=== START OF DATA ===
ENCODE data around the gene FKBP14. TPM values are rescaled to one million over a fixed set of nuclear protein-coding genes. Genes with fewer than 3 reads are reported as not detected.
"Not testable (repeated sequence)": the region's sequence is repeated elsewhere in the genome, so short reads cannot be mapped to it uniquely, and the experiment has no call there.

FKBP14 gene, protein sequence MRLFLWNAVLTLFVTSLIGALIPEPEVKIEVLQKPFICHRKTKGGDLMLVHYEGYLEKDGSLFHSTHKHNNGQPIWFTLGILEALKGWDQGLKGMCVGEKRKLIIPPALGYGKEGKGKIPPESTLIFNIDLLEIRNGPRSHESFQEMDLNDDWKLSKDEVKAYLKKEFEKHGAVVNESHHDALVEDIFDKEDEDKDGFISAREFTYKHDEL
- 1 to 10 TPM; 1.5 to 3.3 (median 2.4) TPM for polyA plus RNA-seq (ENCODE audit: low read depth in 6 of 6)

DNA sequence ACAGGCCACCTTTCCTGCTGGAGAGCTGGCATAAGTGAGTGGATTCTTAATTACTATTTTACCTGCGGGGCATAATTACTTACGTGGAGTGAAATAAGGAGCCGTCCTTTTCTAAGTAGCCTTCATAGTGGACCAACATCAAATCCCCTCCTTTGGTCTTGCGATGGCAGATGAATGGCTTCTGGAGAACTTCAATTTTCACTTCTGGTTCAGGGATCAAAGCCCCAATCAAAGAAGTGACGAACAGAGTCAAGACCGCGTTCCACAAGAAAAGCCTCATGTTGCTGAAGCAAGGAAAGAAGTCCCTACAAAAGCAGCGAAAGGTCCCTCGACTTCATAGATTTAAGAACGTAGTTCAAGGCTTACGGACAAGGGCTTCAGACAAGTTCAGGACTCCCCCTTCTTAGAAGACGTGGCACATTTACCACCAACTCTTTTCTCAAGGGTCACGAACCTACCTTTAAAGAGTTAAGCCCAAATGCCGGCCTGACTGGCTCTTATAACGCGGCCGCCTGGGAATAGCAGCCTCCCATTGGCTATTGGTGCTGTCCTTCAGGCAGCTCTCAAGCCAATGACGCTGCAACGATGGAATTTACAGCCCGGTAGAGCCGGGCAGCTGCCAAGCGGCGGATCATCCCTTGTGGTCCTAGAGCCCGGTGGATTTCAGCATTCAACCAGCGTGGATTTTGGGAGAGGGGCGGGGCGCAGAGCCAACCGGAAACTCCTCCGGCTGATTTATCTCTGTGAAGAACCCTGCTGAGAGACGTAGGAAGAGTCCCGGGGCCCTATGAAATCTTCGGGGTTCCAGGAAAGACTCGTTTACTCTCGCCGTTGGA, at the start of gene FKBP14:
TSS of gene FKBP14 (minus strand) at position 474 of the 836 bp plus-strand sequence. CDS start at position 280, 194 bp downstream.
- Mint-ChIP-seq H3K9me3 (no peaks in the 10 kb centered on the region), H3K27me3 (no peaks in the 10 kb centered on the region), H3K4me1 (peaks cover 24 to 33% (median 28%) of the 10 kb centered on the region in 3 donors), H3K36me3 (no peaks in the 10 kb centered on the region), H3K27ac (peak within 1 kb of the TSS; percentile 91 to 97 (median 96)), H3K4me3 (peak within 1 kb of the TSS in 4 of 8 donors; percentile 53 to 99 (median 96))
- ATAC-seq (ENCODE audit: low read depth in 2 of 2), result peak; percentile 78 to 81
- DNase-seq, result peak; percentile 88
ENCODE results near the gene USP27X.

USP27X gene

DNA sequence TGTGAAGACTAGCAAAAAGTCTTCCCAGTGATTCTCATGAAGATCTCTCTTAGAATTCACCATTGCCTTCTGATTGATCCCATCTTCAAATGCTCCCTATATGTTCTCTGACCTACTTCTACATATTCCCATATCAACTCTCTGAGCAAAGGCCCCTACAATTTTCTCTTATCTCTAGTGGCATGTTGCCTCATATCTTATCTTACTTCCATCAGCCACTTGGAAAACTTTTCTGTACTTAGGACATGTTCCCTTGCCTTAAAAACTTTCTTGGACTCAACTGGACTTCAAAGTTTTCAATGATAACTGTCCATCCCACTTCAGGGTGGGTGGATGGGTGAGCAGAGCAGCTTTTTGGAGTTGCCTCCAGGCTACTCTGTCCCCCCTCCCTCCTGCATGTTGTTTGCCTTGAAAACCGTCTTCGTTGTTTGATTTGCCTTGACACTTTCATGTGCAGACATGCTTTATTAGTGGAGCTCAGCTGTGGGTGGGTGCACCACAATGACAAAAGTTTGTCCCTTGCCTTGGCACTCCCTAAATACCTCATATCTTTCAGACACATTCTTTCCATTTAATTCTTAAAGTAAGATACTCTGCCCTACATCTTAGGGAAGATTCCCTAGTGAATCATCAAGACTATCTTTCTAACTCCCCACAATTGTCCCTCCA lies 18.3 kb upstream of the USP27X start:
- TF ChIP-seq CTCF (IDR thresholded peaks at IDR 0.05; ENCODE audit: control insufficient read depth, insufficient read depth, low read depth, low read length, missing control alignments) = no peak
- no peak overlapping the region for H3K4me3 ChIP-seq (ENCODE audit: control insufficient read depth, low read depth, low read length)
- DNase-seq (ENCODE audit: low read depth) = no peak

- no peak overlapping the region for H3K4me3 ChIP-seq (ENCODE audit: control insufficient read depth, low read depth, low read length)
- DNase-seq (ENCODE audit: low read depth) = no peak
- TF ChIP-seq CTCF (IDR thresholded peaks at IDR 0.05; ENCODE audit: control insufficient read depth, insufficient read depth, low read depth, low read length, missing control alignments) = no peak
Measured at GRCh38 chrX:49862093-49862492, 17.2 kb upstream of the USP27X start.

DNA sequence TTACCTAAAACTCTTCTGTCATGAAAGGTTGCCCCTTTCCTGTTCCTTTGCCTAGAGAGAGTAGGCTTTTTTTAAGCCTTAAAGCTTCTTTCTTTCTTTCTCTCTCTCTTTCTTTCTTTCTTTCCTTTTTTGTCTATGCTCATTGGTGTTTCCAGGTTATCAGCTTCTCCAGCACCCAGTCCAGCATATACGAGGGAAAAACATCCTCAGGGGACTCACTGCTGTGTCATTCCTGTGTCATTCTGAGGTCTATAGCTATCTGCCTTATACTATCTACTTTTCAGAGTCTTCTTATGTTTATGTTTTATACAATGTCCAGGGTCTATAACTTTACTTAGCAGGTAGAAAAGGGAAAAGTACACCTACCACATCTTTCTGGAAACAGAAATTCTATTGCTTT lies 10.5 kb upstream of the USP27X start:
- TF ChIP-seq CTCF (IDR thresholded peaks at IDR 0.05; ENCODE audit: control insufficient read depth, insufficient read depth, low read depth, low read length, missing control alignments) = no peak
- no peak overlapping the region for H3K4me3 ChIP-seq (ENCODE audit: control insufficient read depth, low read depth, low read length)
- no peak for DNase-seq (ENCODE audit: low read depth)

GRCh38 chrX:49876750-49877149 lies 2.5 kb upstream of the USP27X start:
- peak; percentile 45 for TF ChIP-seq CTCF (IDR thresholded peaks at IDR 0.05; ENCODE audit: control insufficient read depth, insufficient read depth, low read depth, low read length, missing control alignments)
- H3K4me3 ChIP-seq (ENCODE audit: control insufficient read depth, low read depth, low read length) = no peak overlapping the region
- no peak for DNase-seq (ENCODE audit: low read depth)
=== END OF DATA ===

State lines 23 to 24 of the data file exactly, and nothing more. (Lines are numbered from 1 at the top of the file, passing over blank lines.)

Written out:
- no peak for DNase-seq (ENCODE audit: low read depth)

GRCh38 chrX:49876750-49877149 lies 2.5 kb upstream of the USP27X start: